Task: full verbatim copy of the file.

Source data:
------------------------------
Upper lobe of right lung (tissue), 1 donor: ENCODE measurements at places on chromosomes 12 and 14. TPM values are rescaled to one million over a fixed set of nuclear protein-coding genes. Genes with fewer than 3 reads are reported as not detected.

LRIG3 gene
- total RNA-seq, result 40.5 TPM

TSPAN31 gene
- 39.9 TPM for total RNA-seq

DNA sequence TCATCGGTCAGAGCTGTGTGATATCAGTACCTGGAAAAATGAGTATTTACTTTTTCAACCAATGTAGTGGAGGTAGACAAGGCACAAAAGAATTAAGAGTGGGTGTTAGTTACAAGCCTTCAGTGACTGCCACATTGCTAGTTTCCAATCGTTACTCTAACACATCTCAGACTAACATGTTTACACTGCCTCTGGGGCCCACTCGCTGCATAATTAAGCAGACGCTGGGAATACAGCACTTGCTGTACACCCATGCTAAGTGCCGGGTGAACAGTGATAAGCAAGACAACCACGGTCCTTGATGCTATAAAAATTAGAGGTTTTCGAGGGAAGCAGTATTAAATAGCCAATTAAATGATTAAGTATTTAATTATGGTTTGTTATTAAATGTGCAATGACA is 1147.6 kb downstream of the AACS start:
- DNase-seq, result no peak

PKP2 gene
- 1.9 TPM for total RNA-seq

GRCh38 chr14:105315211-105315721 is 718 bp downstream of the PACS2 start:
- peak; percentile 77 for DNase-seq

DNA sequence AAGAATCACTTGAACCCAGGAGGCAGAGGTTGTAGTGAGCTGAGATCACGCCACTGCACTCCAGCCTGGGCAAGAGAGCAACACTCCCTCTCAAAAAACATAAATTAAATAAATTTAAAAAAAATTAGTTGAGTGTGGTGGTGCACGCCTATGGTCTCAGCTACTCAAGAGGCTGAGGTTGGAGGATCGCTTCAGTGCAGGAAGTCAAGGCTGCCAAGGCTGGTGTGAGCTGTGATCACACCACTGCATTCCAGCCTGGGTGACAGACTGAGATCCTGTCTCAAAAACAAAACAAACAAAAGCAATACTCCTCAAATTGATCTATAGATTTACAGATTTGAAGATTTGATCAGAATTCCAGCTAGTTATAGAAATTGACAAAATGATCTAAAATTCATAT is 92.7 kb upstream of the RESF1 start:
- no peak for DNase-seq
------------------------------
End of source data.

Upper lobe of right lung (tissue), 1 donor: ENCODE measurements at places on chromosomes 12 and 14. TPM values are rescaled to one million over a fixed set of nuclear protein-coding genes. Genes with fewer than 3 reads are reported as not detected.

LRIG3 gene
- total RNA-seq, result 40.5 TPM

TSPAN31 gene
- 39.9 TPM for total RNA-seq

DNA sequence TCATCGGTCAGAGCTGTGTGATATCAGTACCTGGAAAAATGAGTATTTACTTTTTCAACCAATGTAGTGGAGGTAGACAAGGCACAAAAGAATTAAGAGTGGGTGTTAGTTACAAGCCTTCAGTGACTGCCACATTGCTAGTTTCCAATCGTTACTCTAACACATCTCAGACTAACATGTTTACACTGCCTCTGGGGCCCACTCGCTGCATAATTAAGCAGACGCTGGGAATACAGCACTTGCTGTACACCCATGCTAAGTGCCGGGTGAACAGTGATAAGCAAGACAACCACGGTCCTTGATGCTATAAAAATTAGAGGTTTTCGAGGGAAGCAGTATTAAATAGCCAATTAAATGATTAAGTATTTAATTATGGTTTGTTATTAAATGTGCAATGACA is 1147.6 kb downstream of the AACS start:
- DNase-seq, result no peak

PKP2 gene
- 1.9 TPM for total RNA-seq

GRCh38 chr14:105315211-105315721 is 718 bp downstream of the PACS2 start:
- peak; percentile 77 for DNase-seq

DNA sequence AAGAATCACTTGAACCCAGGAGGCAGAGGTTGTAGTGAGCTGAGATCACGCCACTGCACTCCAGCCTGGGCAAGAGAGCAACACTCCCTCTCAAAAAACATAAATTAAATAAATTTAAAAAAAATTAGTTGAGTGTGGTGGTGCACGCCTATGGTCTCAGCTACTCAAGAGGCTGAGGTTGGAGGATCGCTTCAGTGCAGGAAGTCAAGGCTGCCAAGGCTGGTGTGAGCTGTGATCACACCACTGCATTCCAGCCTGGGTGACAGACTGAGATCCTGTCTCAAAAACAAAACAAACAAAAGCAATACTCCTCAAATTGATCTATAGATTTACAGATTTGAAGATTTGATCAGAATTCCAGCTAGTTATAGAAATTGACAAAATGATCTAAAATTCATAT is 92.7 kb upstream of the RESF1 start:
- no peak for DNase-seq